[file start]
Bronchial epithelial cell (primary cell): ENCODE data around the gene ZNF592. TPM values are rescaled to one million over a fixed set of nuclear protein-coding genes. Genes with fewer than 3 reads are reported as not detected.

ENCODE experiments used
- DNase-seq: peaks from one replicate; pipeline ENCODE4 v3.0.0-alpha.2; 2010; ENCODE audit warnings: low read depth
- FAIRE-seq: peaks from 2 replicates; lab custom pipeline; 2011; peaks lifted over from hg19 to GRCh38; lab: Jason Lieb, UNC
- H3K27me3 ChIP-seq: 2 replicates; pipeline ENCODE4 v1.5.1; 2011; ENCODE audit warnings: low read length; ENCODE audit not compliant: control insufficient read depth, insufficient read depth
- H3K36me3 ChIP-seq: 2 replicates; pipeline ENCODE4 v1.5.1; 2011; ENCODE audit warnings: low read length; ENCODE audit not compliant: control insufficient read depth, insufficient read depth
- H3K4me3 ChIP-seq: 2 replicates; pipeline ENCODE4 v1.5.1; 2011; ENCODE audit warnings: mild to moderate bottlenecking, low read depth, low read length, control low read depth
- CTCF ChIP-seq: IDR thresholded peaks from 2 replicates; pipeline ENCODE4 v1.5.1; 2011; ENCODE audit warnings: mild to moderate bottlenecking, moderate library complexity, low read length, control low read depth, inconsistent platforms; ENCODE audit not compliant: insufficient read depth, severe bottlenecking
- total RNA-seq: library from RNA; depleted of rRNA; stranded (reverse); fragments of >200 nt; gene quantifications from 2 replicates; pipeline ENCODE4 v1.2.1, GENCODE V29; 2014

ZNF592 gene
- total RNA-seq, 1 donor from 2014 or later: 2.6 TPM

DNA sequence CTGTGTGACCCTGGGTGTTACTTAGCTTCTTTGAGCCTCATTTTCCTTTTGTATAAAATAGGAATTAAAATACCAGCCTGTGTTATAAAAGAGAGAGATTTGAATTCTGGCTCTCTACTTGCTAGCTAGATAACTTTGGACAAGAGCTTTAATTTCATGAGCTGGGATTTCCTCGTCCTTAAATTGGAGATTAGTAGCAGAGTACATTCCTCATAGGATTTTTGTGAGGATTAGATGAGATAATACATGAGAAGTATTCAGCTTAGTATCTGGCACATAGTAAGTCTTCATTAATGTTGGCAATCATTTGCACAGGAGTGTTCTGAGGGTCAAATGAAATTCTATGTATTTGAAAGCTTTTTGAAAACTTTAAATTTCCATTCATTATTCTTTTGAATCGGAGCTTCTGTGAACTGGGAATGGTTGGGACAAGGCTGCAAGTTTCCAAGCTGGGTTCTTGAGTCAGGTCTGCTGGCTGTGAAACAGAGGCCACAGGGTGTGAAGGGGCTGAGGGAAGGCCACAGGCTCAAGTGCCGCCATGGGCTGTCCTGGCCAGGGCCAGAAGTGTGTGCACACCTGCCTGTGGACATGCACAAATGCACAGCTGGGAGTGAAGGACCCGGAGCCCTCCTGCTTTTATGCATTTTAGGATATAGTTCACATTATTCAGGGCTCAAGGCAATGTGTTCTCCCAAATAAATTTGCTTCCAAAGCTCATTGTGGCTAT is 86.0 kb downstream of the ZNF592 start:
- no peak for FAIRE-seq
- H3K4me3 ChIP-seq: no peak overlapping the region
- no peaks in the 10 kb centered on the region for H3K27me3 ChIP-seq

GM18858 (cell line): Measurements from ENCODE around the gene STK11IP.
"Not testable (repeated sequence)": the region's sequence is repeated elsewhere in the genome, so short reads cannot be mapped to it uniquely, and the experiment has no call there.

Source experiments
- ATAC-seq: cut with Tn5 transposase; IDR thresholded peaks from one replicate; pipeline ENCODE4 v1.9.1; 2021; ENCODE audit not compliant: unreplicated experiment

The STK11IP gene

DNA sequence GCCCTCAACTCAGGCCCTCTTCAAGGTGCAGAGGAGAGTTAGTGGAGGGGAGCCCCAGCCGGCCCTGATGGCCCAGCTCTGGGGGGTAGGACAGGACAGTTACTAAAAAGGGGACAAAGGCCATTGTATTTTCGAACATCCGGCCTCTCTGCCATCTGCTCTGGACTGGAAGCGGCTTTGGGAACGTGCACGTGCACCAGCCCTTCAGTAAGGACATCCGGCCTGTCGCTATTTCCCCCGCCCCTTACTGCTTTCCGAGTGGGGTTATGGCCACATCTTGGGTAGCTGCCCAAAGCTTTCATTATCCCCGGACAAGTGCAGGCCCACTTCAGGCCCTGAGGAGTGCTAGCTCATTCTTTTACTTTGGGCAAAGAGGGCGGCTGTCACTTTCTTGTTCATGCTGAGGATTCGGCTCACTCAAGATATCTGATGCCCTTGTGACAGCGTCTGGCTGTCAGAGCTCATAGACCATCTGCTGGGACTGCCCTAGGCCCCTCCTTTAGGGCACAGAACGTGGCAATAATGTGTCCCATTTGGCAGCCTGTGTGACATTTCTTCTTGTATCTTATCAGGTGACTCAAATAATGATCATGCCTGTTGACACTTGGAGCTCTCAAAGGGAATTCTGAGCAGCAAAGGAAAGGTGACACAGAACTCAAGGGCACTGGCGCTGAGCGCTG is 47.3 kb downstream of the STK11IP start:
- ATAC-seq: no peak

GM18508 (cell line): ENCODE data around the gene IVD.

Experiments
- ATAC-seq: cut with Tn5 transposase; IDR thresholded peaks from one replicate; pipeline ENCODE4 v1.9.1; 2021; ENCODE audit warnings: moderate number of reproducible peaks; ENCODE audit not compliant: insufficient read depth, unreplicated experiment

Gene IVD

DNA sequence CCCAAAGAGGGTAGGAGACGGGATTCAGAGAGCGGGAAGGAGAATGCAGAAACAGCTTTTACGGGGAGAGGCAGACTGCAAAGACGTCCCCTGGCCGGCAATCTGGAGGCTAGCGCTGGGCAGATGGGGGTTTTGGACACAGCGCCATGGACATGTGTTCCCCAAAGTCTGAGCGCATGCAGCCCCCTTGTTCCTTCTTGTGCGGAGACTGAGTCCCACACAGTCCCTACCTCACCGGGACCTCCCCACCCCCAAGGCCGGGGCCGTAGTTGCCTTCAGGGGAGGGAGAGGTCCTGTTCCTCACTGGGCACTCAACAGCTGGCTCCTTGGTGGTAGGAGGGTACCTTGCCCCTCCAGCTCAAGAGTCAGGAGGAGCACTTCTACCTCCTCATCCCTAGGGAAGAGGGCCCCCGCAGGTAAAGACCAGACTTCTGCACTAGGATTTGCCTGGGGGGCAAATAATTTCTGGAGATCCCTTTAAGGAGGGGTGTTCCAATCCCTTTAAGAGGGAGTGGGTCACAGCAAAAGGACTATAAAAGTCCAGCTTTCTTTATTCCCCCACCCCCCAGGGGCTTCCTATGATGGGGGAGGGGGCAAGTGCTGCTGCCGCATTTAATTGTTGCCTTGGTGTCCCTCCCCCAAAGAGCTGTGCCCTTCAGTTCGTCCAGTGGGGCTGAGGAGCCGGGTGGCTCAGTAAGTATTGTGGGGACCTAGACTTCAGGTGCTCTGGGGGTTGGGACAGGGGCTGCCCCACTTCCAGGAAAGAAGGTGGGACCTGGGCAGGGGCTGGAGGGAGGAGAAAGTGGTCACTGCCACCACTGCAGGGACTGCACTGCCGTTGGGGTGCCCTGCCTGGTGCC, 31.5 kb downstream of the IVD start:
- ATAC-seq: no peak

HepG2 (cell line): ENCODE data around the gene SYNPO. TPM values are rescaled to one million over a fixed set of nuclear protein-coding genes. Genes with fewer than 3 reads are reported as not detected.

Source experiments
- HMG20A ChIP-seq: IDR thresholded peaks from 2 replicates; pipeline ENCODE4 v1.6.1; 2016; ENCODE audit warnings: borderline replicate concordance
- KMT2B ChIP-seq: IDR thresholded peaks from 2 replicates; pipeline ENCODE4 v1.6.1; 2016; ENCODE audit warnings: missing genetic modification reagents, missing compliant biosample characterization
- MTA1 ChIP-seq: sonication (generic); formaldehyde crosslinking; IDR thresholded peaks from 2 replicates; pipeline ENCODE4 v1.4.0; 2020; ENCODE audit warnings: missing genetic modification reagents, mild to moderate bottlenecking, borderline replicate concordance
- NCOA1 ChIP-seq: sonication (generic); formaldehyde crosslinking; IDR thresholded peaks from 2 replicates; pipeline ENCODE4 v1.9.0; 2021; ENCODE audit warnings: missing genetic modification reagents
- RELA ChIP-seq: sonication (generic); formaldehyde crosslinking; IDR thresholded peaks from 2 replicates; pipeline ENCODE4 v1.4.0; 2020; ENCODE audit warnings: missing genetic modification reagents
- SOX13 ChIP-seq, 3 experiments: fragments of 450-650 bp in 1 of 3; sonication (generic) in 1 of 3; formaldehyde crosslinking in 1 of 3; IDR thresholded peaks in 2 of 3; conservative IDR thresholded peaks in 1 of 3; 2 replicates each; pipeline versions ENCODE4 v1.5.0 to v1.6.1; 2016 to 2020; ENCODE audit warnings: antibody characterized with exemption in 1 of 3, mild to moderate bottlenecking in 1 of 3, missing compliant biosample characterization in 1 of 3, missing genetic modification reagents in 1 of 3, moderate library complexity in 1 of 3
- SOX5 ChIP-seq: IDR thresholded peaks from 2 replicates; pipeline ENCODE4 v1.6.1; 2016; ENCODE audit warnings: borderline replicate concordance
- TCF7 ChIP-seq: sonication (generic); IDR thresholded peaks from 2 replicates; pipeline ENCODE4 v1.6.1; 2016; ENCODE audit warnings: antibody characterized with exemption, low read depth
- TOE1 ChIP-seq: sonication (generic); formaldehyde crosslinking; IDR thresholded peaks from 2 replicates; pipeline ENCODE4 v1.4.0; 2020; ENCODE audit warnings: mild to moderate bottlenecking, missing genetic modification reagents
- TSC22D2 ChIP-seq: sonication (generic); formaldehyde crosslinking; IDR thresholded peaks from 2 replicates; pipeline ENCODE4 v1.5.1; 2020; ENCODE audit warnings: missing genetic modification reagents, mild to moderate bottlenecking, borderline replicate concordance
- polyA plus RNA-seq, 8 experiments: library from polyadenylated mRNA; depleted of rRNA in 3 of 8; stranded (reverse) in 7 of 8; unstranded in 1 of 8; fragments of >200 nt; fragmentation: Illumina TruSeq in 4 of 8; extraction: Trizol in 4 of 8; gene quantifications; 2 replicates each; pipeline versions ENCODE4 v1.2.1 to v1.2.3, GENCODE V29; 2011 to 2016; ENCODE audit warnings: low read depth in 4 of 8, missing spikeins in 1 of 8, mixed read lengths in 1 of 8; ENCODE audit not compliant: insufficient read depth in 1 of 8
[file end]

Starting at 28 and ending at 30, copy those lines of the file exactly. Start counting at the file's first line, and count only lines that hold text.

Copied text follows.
- ATAC-seq: no peak

HepG2 (cell line): ENCODE data around the gene SYNPO. TPM values are rescaled to one million over a fixed set of nuclear protein-coding genes. Genes with fewer than 3 reads are reported as not detected.

Source experiments